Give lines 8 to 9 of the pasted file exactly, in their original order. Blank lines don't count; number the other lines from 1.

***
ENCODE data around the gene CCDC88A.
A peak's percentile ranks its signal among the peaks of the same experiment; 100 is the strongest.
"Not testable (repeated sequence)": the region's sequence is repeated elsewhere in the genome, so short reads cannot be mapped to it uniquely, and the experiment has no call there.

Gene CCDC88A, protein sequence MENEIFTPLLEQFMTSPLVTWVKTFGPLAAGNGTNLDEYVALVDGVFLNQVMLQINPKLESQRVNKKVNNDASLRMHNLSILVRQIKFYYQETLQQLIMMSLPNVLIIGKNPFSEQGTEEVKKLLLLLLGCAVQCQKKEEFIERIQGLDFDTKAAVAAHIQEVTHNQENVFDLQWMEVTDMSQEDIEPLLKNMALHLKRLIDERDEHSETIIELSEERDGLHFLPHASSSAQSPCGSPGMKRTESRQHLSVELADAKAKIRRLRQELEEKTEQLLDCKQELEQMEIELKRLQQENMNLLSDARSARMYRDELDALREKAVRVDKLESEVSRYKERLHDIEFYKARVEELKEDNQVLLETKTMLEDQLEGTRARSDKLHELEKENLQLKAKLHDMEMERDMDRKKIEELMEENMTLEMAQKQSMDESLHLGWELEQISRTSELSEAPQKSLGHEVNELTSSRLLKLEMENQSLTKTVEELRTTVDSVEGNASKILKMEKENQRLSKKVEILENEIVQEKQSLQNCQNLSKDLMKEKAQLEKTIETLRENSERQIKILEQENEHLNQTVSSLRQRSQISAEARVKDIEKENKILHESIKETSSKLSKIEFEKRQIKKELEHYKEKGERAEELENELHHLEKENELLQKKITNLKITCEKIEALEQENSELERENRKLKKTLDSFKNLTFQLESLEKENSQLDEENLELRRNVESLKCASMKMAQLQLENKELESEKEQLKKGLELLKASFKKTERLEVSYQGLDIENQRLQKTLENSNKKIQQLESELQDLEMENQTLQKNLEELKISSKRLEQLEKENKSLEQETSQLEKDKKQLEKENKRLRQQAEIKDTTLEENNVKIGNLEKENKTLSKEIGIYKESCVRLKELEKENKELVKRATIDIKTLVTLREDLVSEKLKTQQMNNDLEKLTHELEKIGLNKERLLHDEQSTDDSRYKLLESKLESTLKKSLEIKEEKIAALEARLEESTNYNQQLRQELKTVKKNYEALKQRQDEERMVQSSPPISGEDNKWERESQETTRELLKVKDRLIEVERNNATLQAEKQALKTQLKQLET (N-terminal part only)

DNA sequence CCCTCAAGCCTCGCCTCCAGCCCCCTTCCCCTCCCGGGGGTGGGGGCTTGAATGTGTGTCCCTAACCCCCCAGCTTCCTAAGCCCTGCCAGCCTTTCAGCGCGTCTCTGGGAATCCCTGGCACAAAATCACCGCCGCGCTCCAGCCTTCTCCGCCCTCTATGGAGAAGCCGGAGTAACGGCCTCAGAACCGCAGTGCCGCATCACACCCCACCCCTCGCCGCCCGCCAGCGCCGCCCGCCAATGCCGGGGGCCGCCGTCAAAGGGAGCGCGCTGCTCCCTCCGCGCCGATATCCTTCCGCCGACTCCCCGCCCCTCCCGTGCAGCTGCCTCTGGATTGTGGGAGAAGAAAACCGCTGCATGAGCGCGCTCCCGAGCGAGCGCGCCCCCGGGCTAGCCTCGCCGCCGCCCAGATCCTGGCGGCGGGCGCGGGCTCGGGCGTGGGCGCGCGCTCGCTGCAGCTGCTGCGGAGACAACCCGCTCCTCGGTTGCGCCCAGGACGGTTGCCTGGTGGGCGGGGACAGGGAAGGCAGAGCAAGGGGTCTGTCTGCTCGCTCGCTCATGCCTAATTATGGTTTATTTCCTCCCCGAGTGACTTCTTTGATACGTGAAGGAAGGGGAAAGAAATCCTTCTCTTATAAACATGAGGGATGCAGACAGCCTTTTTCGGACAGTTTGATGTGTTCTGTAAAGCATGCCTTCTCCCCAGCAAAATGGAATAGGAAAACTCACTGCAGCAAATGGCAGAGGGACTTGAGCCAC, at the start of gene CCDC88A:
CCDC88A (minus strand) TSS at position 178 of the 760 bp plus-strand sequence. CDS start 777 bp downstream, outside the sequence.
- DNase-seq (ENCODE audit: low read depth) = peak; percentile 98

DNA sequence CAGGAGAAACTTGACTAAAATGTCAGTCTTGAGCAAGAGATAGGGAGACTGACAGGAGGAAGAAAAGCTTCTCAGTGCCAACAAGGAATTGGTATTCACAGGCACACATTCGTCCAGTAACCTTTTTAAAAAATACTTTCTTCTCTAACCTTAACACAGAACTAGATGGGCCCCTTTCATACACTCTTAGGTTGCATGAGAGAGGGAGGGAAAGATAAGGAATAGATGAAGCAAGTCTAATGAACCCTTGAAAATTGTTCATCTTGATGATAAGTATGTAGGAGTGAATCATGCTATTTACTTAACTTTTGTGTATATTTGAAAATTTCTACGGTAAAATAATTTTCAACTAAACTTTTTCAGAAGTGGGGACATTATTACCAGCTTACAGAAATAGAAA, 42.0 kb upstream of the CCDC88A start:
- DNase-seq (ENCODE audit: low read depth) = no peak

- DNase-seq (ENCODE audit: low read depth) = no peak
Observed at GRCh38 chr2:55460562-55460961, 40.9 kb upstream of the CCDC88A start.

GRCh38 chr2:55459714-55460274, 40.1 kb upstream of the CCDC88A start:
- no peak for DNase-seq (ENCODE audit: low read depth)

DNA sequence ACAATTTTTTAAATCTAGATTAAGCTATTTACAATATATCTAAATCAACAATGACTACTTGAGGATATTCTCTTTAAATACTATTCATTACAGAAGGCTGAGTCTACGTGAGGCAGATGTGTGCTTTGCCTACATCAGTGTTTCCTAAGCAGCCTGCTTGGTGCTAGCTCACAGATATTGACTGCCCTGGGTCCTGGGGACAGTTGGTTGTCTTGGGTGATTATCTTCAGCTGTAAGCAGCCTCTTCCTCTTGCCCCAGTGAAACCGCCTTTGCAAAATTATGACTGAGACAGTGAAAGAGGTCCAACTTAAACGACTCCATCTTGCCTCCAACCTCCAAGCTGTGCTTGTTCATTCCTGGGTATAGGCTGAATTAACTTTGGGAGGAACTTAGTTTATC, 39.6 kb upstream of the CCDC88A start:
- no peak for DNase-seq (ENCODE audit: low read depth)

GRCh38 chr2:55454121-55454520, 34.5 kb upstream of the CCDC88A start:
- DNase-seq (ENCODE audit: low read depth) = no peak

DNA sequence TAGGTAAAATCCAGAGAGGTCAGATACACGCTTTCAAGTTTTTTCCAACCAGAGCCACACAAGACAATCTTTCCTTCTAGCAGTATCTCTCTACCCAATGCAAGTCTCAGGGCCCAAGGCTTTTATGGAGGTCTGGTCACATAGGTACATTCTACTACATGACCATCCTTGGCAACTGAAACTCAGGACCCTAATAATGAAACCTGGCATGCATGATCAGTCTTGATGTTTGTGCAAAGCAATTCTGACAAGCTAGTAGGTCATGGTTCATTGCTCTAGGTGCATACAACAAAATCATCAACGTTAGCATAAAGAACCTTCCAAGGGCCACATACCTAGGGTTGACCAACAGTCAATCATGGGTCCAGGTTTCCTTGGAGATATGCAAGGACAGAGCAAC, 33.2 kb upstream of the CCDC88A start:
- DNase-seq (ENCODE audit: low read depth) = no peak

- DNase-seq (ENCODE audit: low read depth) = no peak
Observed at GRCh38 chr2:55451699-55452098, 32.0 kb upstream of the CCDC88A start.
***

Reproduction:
DNA sequence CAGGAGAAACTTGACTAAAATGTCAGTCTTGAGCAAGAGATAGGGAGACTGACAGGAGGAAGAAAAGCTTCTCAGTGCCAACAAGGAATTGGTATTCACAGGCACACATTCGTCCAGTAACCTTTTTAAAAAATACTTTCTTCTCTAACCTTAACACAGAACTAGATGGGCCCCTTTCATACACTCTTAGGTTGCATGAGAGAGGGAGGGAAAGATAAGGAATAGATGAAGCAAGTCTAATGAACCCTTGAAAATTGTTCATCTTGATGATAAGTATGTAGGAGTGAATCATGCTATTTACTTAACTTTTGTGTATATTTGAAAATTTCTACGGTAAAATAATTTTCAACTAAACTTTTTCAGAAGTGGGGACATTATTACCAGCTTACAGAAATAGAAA, 42.0 kb upstream of the CCDC88A start:
- DNase-seq (ENCODE audit: low read depth) = no peak